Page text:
Power: No I Won’t, You Can’t Make Me!

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“A power struggle collapses when you withdraw your energy from it. Power struggles become uninteresting to you when you change your intention from winning to learning about yourself.”

Gary Zukav

Power Struggles: Opportunities for Connection

Yes, we all know what it is to be in a power struggle, whether it’s with a parent, child, spouse, lover, friend or co-worker. Power struggles are fraught with tension, anger and provocation. The feeling on one or both sides is “no I won’t and you can’t make me” and, “I’ll show you who’s in charge here.” Yes, power struggles are generally unpleasant. They are also frequently supported and even glorified in our media – in violent movies, sports, politics, economics, war and even religion.

To over-power is one of the mistaken goal patterns of negative or unproductive behavior. When a person is in a power struggle, they are discouraged in finding more effective ways to meet their goals to feel powerful, lovable, connected and contributing. They are operating from fearful beliefs that “might makes right”, “there’s not enough for everyone”, or “if you win, I lose”. What is less obvious is the belief that power struggles provide my best or only option to connect intensely with another person.

Therefore, in addition to learning how to effectively redirect power struggles, most of us would greatly benefit from remembering that first and foremost, power struggles indicate a deficit of intense positive connections. Just as in the movie “crash”, many of us then go to great lengths to feel connected, even when it means evoking dramatic negative side effects through struggle if no other intense connection seems possible.

There is frequently joy in opposition because the intensity of connection within it satisfies us deeply. Coupled with this is the fact that it’s often discouraged and under-modeled to create the same level of intensity during win/win exchanges. The answer therefore is to go beyond learning to dispel or transform unpleasant and unproductive struggles; rather it is to incorporate and create positive, intense connections in relationships where power struggles are prevalent. This is key to remember because the power-struggling partner you fight with is the last person with whom you will feel inclined to be close and positive!

Power struggles are never about the surface issue. They are always about connection. The following example is a reframe of the over-power pattern in which my client influenced a shift from a negative connection to a positive one that focused on joy rather than struggle.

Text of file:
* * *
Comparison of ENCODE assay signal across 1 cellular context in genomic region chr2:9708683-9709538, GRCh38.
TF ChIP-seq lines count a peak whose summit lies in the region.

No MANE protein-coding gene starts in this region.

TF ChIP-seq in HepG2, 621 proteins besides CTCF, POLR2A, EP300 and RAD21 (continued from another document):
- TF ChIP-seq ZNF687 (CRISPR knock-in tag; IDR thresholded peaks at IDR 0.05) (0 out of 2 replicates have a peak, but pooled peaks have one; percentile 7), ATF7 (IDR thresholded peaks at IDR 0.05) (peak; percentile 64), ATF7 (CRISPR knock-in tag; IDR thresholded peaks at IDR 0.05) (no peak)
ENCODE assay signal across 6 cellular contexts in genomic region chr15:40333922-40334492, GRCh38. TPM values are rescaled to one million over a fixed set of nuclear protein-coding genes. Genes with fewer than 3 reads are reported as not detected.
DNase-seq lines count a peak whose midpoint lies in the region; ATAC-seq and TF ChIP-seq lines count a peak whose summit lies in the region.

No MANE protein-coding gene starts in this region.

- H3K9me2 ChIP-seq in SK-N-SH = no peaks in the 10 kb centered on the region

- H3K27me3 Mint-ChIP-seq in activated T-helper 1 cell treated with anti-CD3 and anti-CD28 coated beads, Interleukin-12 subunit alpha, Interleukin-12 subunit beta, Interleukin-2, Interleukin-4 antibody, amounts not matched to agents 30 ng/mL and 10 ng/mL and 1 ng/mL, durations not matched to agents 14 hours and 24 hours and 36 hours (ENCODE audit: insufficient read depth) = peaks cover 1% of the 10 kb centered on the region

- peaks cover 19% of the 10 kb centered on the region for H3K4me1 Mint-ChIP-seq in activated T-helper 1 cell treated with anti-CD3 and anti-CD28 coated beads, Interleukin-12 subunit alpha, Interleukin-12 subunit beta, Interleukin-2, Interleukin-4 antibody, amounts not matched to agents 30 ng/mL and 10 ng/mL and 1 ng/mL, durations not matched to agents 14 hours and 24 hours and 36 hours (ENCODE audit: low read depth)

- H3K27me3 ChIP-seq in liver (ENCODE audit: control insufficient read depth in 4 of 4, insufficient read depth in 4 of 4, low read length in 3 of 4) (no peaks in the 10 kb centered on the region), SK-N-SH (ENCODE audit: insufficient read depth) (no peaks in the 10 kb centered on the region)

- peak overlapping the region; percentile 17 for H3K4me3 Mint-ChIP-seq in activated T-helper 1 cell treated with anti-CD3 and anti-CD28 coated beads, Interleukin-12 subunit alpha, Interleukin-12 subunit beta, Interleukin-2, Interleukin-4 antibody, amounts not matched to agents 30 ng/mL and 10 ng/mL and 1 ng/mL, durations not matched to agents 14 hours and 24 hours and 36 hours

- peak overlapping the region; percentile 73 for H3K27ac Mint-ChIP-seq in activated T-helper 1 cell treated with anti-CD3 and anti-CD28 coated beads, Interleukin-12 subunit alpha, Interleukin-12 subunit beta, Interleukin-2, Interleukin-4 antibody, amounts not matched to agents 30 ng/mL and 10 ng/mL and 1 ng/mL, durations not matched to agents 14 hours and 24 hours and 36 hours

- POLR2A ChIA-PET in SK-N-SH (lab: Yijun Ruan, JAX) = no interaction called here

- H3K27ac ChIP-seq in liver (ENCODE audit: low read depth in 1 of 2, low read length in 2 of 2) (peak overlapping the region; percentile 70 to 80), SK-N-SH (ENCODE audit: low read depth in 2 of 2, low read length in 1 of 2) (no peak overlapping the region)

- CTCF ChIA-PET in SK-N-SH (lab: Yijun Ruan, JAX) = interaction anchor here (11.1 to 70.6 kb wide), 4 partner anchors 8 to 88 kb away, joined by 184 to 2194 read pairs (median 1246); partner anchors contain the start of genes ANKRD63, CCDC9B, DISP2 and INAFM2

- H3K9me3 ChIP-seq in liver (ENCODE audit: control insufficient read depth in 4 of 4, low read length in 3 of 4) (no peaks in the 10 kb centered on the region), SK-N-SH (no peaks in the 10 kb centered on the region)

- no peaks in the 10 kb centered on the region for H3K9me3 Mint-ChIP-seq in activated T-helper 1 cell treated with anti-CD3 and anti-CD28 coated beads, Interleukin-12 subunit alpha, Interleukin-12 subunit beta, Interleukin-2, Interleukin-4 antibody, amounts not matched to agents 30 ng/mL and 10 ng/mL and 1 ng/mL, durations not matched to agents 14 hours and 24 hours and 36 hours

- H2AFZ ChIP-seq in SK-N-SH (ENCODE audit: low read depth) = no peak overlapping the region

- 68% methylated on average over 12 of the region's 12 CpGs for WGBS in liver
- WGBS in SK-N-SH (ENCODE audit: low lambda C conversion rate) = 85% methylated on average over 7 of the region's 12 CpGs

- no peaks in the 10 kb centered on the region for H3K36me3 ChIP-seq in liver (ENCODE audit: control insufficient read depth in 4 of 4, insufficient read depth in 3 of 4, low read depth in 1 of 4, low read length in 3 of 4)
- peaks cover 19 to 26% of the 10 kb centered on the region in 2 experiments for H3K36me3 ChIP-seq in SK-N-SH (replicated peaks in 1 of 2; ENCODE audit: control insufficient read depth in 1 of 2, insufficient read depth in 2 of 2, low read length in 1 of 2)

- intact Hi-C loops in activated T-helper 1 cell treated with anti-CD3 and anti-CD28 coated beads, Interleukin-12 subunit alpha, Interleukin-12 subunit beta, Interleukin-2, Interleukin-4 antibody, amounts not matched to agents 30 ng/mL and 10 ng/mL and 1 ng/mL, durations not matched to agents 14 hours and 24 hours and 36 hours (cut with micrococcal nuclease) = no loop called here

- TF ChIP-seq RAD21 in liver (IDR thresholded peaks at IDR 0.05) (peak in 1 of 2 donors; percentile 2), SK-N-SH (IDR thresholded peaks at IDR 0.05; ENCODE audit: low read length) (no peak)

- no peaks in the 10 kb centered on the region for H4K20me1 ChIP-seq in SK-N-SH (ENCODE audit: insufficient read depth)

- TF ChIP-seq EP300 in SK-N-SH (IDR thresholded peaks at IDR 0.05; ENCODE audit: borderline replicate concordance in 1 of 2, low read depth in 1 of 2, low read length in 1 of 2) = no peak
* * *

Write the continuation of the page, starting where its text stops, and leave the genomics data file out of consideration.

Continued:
I was recently coaching a mom to redirect recurring power-struggles she was having with her teenage daughter about curfew. I walked her through the steps of redirect which included helping her to refrain from her first impulse to struggle, guiding her to speak out loud the wants and needs of her daughter and herself, and finally to invite her daughter to help craft a win/win solution. I also spoke with her about consciously and proactively introducing more regular, intense positive connections with her daughter.

She called me the following day to describe what happened next. Her daughter was going out for the evening. As was her habit, in a belligerent tone, she asked her mother, “What time do I have to be in tonight?” Her mother felt provoked and recognized the call for connection in the challenge her daughter was presenting. She walked over, gave her daughter a huge hug and said, “I love you.” 

Her daughter (as predicted) upped the ante, and rebelliously replied, “Mom, when do I have to be in?” Her mom cupped her daughter’s face in her hands, smiled into her eyes, and said, “I’m so happy you’re my daughter.” At that, her daughter laughed resignedly and sheepishly said, “Ok, I know, 10:30” and then proceeded to cooperate with the curfew. 

This mother was astounded and grateful to experience the truth of the call for love that she had been missing in the struggles with her daughter. She was also excited about the new opportunities she now had to create greater intense positive connections with her daughter as a new dance!

As published nationally in the column Emotional Intelligence in the Women’s Journals, Dec 2007/Jan 2008

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